The Social Science Research Council (SSRC) and the Benton Foundation offer this collection to promote the public interest by diversifying the sources of research on media ownership. Media corporations and the Federal Communications Commission (FCC) itself have traditionally conducted most of the research on which Congress and the FCC have made communications policy. Since the contentious debate in 2003 over further relaxation of ownership limits on television, radio, and newspaper companies, however, academic and public-interest groups have sought to contribute more balanced, disinterested, and rigorous research to the FCC’s proceedings. The four studies presented here demonstrate the value of research from sources other than the regulators and the regulated.
1. MEDIA OWNERSHIP MATTERS: Localism, the Ethnic Minority News Audience and
—Carolyn M. Byerly, Kehbuma Langmia and Jamila A. Cupid
This project used ethnographic and survey research to discern patterns in news consumption among minorities in the Washington, DC metropolitan area, and to determine whether news consumption contributes to civic involvement. Scholars interviewed 196 people, two-thirds of whom were African American, the rest comprising Latino, African or other ethnicities.
2. QUESTIONING MEDIA ACCESS: Analysis of Women and Minority FCC Ownership
—Carolyn M. Byerly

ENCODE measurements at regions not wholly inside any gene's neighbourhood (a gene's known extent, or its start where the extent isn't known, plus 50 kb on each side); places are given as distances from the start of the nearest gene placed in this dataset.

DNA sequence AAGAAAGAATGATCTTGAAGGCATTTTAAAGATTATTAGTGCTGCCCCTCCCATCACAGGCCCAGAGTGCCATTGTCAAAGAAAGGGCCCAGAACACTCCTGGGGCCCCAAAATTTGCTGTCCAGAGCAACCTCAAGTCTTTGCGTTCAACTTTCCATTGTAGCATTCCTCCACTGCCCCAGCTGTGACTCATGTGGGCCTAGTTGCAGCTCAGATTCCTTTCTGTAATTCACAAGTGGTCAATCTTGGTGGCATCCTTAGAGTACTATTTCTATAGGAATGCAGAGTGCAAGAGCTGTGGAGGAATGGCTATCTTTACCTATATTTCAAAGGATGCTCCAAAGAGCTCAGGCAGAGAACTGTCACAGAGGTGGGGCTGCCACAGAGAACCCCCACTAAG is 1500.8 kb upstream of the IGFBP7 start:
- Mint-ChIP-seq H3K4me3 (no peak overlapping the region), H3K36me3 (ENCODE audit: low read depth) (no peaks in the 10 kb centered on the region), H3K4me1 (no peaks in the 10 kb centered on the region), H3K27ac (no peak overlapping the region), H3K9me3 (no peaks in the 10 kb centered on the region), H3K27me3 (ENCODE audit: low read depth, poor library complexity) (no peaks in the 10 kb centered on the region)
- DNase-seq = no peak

The goals of this project were to discern patterns in ownership of broadcast media by women and minorities and to compare these to general trends in media ownership. We analyzed Form 323 reports, filed with the FCC, for the year 2005, with some comparison to 2003.
3. DO RADIO COMPANIES OFFER MORE VARIETY WHEN THEY EXCEED THE
LOCAL OWNERSHIP CAP?
This study seeks to answer the question “Do larger radio station groups offer more variety?”. DiCola notes that the method by which the FCC defines markets shapes how the local ownership caps will actually be enforced. From 1992 until 2004, the FCC’s signal-contour market definition allowed more consolidation than Arbitron’s market definition would have allowed. Because of mergers allowed during the signal-contour market definition era, in 104 markets there is now at least one radio company or organization that exceeds the local ownership cap.
4. NEWSPAPER/TELEVISION CROSS-OWNERSHIP AND LOCAL NEWS AND PUBLIC AFFAIRS PROGRAMMING ON TELEVISION STATIONS: An Empirical Analysis
—Michael Zhaoxu Yan
This study was conducted to test the proposition—often asserted in media ownership proceedings— that consolidated media ownership allows for more and better investment in news and public affairs programming. This study analyzes the relationship between local newspaper/television cross-ownership and the presence and quantity of local news and local public affairs programming on broadcast television. The analysis is based on a two-week constructed random sample of television programming in 2003 for 226 randomly selected, plus 27 cross-owned television stations.
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